Continuing our research into the physical elements of special object ( in particular) containers by looking at some to see if they display distinct base, middle, and top.
We'll take a quick look at the items cited earlier in this discussion-
- The Gau used in central Asia (Tibet, Mongolia, Bhutan, etc..) is a small but ornate case for carrying prayer text, diagrams.
Great, start out with a tough one.
Since these are worn, they may not display the typical base and top of other container. However, they do seem to have a hinge on the top (that is also the means by which it hangs on a cord) the middle container, and a lower portion (where the latch resides.)
- A particular bowl to hold nuts for divination is used by the Yoruba people of Nigeria.
OK, there are two distinct styles:
The covered bowl definetly has a top, (the top of the lid often decorated in high relief.) The bowl itself, or upper portion of the container, could be a middle but the base is not really evident. I could see that the lower portion of the bowl (the bottom portion of the container) may act visually as a base.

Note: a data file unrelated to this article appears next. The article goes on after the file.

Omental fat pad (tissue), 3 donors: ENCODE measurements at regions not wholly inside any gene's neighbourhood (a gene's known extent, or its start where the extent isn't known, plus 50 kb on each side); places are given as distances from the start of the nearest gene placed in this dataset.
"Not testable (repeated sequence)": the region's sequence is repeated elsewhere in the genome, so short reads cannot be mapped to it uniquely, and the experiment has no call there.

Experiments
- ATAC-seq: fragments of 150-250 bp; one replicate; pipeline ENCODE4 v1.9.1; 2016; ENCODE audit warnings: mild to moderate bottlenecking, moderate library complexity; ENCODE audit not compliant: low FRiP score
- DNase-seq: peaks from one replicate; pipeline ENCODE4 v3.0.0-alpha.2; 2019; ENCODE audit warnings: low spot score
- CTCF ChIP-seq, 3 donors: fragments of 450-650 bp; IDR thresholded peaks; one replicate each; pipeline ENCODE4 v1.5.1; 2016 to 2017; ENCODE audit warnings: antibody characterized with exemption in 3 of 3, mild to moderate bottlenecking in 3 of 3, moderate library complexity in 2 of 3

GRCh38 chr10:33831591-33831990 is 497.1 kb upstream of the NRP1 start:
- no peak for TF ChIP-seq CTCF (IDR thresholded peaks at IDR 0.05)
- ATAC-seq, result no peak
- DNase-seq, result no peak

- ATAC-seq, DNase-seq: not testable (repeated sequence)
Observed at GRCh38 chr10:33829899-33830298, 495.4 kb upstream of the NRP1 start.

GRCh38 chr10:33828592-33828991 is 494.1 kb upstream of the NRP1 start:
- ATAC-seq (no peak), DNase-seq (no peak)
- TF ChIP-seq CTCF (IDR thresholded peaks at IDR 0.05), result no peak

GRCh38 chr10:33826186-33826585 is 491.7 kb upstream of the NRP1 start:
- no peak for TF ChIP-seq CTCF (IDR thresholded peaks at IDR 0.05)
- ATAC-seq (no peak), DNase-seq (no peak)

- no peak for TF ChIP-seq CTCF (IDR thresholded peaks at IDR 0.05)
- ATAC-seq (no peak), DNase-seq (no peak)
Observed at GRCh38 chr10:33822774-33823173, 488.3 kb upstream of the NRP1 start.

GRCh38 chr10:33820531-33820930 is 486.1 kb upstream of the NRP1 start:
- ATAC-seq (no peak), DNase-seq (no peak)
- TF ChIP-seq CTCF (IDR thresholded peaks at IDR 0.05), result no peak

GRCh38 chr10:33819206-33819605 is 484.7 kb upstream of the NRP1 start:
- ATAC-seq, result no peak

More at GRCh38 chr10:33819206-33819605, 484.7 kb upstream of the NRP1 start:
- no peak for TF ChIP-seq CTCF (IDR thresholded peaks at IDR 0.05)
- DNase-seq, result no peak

The open bowl supported by figures has a top (the bowl itself) a middle (the figures) and a base (the stand the figures are on). I had been inclined to say the middle area is where the special object is contained, but here we have the bowl open to the sky on top of the structure. Perhaps more like an alter or pedesital
- Salt cellars in Europe were used to keep salt.
Some have a distinct top, middle, and base.
Others have a middle and a base, but no lid. (Bailey & Co. Sterling Silver Nautilus From Salt Cellars.)
Here again, I am faced with a contianer with no top..this does not fit with my Tripartite paradigm...
- Cumdach or book shrines, were ornate covers for books created in medieval Ireland.
I'd say the front lid, or cover, would be the top. The container, displaying the sides, would be the middle. The bottom would be the base, not as decorated with reilef as the cover.
- Phylacteries, or Tefillin, are small boxes worn by some Jews on their heads and arms. They contain a prayer.
These have a base (the band to one's head or arm), a middle (the rectangular box that opens up to insert the manuscripts and is touching the skin), and a smaller cube as the top.
- Stupas in Southeast Asia may often have a relic and other things within.
Looking at the plans available at www.stupa.org.nz shows a distinct base (4 steps) middle (dome, or, bumpa, where relics or other speical items are stored) and top (crown.)
Additional sub-elements and their metaphors are many.
Let's look at some more objects tomorrow and continue to see if this tripartite division makes sense....